Jonathan's Reviews > Fear City: New York's Fiscal Crisis and the Rise of Austerity Politics

Fear City by Kim Phillips-Fein
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it was amazing

I read Kim Phillips-Fein's "Invisible Hands: The Businessmen's Crusade Against the New Deal" several years ago, and "Fear City" is a perfect complement that likewise enriches our understanding of the collapse of the social democratic consensus and the rise of neoliberalism. In both books, she astutely observes the build-up of causes, reordering of power, and individual and collective actions that, over time, effect a shift in economic paradigm. As "Invisible Hands" tracked the evolution of conservative political forces, "Fear City" looks at the remaking of liberalism in the interest of high finance.

"Fear City" focuses on New York City's 1973 financial crisis, the result of which was a steep retrenchment of city government -- which no longer provided the robust public services that it had by mid-century. As Phillips-Fein observes, contrary to the neoliberal mantra of "there is no alternative," there were many alternatives at every step of the way leading to New York's near-bankruptcy. Many of the roots of the crisis were out of New York City's hands, instead the results of federal policies that incentivized out-migration into suburbia and state policies that hamstrung the city's ability to raise tax revenue.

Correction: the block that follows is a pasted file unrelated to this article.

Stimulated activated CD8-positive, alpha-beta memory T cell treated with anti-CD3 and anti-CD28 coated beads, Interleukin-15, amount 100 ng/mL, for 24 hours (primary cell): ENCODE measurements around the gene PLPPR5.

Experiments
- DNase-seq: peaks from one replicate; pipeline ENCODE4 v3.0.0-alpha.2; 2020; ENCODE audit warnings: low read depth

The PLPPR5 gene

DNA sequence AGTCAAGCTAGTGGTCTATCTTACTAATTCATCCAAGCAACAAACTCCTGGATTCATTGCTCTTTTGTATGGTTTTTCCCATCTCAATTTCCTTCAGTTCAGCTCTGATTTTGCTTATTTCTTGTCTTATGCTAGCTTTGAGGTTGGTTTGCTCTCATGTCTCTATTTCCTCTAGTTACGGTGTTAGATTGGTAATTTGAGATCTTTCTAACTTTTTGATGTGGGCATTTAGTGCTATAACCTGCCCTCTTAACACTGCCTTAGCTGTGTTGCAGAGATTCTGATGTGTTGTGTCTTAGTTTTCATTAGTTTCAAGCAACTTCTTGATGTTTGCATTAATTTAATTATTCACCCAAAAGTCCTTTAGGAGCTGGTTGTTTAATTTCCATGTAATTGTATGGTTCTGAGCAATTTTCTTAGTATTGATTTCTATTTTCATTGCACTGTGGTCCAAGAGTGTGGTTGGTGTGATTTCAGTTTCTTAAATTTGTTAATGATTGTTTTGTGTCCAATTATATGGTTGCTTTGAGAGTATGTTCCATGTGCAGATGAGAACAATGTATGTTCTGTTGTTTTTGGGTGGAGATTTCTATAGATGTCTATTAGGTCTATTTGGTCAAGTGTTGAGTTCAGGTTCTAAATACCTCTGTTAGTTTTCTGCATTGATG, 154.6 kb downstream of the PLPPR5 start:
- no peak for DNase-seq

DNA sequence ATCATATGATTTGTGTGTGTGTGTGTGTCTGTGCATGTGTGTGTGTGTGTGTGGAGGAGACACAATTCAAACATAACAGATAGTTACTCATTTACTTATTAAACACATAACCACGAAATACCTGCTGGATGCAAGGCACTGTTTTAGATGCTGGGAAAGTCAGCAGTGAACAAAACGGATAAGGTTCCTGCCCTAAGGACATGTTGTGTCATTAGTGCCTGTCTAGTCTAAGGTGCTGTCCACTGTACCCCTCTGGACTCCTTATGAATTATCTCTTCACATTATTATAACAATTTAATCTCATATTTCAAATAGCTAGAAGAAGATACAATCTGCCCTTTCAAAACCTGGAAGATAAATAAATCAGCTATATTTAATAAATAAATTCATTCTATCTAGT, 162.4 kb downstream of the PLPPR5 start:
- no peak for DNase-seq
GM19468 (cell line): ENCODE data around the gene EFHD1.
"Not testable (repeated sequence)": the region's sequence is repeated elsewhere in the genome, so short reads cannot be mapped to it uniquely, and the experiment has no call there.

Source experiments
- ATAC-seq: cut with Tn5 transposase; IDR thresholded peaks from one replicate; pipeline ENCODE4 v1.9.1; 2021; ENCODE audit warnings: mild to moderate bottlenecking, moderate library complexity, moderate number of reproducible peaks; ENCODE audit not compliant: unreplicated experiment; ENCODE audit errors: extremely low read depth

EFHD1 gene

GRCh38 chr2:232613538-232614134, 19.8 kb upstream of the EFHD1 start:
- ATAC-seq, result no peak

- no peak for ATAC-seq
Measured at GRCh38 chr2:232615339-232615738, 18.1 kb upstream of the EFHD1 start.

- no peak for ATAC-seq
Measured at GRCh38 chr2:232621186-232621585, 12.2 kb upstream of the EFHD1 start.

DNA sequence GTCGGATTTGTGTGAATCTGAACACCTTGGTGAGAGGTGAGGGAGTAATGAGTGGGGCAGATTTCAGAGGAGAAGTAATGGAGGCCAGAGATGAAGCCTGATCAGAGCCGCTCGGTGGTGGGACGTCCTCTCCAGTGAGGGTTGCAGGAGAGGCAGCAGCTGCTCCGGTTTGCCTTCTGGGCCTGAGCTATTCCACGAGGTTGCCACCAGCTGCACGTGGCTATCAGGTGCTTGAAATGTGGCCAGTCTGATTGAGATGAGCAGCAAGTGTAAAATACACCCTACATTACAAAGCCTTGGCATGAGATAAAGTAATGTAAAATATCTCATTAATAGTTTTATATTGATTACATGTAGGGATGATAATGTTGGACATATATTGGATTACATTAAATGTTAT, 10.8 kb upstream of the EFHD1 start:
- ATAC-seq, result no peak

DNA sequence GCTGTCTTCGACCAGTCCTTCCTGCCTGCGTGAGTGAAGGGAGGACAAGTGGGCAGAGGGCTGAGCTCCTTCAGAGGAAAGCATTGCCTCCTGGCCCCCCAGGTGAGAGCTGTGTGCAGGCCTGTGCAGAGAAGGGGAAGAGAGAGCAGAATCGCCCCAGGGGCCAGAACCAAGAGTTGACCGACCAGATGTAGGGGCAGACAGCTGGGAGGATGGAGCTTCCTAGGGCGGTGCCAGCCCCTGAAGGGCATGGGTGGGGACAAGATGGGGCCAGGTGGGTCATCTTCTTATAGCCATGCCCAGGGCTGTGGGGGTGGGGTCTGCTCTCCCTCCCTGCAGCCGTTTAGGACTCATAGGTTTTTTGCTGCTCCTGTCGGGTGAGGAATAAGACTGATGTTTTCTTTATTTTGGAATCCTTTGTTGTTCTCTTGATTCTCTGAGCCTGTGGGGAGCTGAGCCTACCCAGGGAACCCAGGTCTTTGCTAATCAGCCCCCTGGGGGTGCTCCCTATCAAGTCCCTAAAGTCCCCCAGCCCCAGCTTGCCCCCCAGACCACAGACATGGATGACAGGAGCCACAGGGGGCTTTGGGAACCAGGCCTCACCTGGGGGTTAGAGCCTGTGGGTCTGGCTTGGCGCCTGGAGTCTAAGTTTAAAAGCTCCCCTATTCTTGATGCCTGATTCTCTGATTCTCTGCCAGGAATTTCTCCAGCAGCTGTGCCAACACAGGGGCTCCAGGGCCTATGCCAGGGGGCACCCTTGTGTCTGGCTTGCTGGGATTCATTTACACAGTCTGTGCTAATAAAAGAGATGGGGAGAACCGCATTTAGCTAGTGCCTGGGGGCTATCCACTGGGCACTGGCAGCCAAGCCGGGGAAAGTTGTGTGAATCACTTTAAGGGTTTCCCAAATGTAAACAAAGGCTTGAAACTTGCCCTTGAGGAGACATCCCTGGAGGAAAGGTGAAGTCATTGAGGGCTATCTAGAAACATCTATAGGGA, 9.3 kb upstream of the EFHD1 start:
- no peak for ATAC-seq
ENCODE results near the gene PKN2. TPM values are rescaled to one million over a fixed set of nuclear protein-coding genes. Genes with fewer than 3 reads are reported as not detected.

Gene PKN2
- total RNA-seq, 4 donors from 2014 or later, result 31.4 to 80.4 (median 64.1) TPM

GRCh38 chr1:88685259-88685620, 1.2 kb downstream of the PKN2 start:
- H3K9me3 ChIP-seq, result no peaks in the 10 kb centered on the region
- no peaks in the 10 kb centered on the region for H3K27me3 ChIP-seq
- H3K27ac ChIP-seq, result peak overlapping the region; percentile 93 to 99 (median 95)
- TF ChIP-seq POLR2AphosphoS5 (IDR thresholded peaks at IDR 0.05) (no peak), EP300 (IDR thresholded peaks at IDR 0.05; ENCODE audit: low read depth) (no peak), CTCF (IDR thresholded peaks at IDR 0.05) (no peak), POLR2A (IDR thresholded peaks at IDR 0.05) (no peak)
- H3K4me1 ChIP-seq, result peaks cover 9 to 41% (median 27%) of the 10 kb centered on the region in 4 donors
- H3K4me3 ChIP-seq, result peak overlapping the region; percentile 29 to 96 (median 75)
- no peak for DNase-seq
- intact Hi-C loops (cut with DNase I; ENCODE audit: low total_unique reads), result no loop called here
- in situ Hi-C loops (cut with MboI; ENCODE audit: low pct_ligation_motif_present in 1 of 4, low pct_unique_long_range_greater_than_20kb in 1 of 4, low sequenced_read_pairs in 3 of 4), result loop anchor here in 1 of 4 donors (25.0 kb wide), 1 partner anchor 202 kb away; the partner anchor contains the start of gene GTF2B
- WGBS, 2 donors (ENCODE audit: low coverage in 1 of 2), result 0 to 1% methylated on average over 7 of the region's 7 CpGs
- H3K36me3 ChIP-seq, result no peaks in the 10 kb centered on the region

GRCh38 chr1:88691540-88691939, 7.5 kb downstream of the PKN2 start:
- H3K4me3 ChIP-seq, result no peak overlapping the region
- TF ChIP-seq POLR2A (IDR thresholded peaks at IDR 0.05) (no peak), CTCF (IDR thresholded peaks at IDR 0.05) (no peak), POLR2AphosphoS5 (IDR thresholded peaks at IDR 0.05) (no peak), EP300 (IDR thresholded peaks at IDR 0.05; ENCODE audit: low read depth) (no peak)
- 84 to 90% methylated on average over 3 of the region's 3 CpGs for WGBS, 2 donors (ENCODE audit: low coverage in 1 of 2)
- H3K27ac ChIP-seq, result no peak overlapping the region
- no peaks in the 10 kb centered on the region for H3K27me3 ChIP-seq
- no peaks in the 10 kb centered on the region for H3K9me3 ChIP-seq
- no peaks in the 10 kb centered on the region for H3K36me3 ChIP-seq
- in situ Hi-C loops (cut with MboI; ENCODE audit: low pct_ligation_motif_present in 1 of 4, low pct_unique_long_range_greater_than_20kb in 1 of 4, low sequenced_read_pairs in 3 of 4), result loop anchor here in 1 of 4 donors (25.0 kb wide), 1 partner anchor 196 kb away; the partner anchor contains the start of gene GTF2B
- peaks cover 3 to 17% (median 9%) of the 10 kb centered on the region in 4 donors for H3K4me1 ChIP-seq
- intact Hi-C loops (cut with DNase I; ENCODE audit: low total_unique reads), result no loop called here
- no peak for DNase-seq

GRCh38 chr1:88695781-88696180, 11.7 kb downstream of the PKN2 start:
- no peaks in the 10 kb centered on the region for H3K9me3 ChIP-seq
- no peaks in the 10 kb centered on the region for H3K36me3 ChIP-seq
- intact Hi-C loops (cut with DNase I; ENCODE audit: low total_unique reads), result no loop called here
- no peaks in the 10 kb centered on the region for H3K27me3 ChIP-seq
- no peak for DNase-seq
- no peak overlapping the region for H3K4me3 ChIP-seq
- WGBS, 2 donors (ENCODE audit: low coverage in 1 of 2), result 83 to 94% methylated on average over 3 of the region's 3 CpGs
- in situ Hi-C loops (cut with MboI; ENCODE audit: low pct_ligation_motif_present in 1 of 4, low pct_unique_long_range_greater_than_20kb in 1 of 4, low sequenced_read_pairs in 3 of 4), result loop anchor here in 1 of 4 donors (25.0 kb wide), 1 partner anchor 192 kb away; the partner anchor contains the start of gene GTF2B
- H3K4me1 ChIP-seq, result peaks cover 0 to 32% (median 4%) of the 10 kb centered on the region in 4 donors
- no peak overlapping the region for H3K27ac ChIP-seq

Among the central features of neoliberalism is the demarcation of "the economy" as a realm outside of politics and democratic will. Phillips-Fein shows this well, as New York City's predominantly rich and predominantly white (and predominantly male) elites (elected and not) used the crisis as an opportunity to restructure the city and the social contract on which it had rested. If the city had gone through bankruptcy, the courts would have dictated New York's actions and priorities without democratic input. What happened was little different (although, as she makes clear to point out, it did not go uncontested).

The restructuring of New York was not the result of a masterminded conspiracy of an ideological treatise, but of the opportunistic use of power by those who had a very different vision for what the city could be, one which would serve their interests.

As Phillips-Fein makes clear time and time again (and we must too), whether or not we "can have nice things" is a political question, not a mere accounting one.
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Reading Progress

July 13, 2018 – Started Reading
July 15, 2018 – Finished Reading
July 26, 2018 – Shelved

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